On September 1, after Arnold’s appearance at the state fair, I criticized him for ducking questions, and said his campaign tactics were creating an impression that he is “unwilling or unable to answer tough questions. By extension, the message is that he is unprepared to govern.”
On August 27, I criticized Arnold for taking special interest money after saying he wouldn’t, suggesting his flip-flop made him look “like a hypocrite or a liar.”
On August 26, I criticized Arnold for taking a personal swipe at Cruz after promising to refrain from negative campaigning. The attack, I said, “makes him look small.”
On August 25, in my first post on Arnold taking special interest money, I said his flip-flop presented a “mixed message, to put it mildly, and an outright distortion or lie, if you want to place it in the worst light.”
On August 22, when Arnold’s campaign said he wouldn’t join in the first debate, I said the decision “made him look like the calculating pols he is supposedly trying to sweep out of the Capitol.”
And on Aug. 20, I said Arnold’s declaration that he could repeal the car tax, raise no other taxes and still balance the budget while leaving education off the table was “not a reasonable proposition.”
Posted by dweintraub at 9:37 AM
Gun control is often a big issue in California campaigns for governor. It's one of the hot-buttons with which Democrats have hit Republican candidates in recent years. In this race it's almost been lost in the shuffle, which is probably a good thing, given that its past prominence has been completely out of proportion to its importance as an issue affecting the day-to-day lives of most Californians. But for die-hards, the Bee today presents a comprehensive look at the candidates' positions on gun issues, which among other things reveals new details about Arnold's take on weapons and the state's role in controlling their use. He appears to be in favor of most of the recent and proposed legislation pushed by Democrats. If you are looking for a Second Amendment candidate, Tom McClintock is your man. Here is the story. For those of you with access to the print version of the story, it comes with a handy chart comparing the candidates' posiitons.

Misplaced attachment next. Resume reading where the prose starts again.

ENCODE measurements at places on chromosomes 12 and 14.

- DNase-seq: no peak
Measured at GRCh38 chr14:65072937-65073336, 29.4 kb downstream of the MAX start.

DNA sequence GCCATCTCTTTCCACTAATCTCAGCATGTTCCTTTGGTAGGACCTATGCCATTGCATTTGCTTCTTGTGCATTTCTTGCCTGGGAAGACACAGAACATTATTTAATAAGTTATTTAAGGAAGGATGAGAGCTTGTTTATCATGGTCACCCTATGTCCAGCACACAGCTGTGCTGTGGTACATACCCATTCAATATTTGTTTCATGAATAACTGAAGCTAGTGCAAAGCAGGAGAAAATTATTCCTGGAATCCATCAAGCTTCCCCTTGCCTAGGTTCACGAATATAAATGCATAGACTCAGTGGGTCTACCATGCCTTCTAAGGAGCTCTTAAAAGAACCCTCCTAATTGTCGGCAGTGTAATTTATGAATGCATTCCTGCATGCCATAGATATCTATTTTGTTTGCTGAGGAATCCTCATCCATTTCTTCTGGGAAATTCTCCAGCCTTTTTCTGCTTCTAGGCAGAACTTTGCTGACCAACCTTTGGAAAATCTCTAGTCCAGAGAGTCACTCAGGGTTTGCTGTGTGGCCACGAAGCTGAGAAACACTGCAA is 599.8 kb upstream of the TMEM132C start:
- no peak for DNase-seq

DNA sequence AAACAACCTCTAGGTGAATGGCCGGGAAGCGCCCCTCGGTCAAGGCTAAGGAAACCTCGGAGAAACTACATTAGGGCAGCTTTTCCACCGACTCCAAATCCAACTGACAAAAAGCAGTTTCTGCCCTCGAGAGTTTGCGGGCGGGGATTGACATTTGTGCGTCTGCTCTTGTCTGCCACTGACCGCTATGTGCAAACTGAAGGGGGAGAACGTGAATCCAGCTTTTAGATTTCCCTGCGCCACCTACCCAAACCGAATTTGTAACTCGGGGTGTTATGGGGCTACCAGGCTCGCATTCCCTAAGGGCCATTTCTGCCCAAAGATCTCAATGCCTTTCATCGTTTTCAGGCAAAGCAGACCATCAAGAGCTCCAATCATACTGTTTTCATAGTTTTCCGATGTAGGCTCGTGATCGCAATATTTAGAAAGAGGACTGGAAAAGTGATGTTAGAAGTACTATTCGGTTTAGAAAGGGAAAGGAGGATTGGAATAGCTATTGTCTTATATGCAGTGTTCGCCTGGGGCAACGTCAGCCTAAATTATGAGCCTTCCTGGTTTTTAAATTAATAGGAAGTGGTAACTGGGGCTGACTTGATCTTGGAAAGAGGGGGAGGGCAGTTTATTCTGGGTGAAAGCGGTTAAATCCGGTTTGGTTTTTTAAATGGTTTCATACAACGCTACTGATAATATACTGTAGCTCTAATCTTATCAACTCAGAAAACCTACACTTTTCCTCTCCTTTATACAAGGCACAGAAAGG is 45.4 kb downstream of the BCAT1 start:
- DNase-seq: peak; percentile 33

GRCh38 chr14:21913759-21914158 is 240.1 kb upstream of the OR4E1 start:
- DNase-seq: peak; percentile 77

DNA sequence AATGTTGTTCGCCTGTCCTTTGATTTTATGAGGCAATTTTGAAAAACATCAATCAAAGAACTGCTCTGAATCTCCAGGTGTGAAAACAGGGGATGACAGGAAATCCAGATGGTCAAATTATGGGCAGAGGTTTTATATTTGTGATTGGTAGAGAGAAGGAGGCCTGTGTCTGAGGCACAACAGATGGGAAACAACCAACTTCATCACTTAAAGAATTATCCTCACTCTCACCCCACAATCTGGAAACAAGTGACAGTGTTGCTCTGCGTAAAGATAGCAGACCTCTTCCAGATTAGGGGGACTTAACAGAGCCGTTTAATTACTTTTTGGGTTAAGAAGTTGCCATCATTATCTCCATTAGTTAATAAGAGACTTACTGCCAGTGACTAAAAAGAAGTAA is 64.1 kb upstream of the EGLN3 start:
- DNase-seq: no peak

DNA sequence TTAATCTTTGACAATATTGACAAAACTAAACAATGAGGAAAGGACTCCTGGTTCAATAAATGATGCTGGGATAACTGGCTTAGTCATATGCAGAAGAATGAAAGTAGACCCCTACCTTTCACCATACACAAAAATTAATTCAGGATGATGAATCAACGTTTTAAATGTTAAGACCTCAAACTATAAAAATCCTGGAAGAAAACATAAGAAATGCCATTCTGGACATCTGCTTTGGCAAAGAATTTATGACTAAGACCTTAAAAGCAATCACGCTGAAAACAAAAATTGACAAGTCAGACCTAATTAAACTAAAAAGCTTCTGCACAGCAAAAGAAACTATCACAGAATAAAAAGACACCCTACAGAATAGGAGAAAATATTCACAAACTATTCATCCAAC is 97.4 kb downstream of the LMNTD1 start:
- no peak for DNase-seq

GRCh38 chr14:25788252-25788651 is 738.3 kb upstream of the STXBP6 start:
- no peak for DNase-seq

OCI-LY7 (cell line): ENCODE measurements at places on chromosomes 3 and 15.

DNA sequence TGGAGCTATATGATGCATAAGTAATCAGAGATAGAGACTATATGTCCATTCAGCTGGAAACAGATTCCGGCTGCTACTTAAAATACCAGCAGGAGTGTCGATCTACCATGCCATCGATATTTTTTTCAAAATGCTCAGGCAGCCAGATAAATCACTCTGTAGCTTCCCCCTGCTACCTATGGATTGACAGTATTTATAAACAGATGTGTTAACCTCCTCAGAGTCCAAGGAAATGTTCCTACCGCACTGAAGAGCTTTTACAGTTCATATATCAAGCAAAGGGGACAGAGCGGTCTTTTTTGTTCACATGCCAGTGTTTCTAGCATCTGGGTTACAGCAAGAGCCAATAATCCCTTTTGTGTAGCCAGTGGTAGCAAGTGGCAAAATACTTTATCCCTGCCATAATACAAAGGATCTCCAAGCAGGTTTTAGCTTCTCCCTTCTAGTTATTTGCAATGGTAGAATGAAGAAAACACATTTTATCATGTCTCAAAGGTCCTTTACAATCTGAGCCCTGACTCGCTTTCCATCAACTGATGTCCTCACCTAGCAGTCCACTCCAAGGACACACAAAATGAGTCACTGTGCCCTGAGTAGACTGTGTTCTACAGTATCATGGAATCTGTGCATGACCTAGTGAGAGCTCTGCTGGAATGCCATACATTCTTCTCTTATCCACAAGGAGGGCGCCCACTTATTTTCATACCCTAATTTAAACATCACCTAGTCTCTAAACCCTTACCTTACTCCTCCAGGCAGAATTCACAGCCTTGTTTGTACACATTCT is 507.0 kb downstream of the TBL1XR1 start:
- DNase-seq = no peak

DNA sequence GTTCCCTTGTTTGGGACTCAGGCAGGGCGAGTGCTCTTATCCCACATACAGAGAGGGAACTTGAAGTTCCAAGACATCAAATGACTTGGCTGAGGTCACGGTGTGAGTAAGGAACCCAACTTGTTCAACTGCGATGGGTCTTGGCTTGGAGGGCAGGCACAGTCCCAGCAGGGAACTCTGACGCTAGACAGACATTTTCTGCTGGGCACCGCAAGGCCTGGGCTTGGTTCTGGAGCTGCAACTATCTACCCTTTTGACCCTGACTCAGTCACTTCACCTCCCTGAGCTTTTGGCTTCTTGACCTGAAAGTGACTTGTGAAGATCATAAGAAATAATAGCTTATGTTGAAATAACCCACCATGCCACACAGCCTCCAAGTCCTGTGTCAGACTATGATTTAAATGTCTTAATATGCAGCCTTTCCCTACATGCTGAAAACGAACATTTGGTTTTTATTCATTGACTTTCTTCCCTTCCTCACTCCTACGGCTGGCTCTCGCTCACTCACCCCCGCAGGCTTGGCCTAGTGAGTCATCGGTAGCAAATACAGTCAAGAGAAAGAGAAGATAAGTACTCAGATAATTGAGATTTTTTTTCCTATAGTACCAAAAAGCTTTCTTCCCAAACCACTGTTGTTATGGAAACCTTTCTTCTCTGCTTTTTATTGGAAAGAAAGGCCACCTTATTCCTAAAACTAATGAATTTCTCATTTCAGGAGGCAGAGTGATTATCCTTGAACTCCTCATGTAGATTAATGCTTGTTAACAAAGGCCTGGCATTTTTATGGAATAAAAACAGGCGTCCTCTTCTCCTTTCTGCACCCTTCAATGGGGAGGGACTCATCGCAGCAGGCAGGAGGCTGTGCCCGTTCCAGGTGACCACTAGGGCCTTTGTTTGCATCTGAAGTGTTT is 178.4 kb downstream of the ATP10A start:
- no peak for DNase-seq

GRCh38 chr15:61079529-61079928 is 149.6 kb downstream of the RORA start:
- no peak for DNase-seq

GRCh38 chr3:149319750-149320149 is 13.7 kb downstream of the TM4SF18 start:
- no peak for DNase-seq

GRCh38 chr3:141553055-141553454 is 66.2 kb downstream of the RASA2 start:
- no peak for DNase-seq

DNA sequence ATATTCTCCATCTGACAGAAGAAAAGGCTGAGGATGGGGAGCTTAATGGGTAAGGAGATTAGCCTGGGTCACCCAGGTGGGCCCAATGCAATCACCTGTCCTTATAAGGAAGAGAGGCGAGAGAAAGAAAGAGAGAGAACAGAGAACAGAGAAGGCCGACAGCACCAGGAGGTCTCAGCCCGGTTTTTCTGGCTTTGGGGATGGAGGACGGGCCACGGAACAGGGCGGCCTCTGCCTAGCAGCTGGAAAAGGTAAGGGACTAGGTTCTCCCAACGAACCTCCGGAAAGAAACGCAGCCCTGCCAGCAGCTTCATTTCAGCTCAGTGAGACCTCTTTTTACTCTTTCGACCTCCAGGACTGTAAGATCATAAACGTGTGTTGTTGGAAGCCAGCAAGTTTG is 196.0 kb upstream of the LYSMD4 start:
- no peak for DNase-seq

Posted by dweintraub at 6:32 AM
In 2000 the voters of California approved a ballot measure limiting contributions to candidates to an amount now set at $21,200. On Tuesday the Viejas Tribe of Indians announced it would give Cruz Bustamante $1.5 million toward his campaign for governor. The tribe and the Bustamante campaign believe they can accomplish this exchange because Bustamante, as an incumbent, had a campaign committee in place before the law limiting contributions passed. Typically voters pay little attention to campaign money and candidates exploiting what they believe are loopholes in the law. But in a campaign in which one of the major issues is the influence of special interests on state government, and Gov. Gray Davis' devotion to them, it will be interesting to see if voters embrace a candidate who so openly flouts the spirt of the law, not just any law, but a law passed by the people. I opposed Proposition 34 because I believe all such limits are misguided, and I favor immediate and full disclosure of all contributions while letting the voters decide whether the money is important to them. But it's the law of the land. And as long as it is, as a voter, I expect every candidate to follow it. I think Bustamante's refusal to do so raises important questions about his commitment to the rule of law generally, and whether this would set a precedent for how he would act as governor. Here is the Bee's complete story on the matter.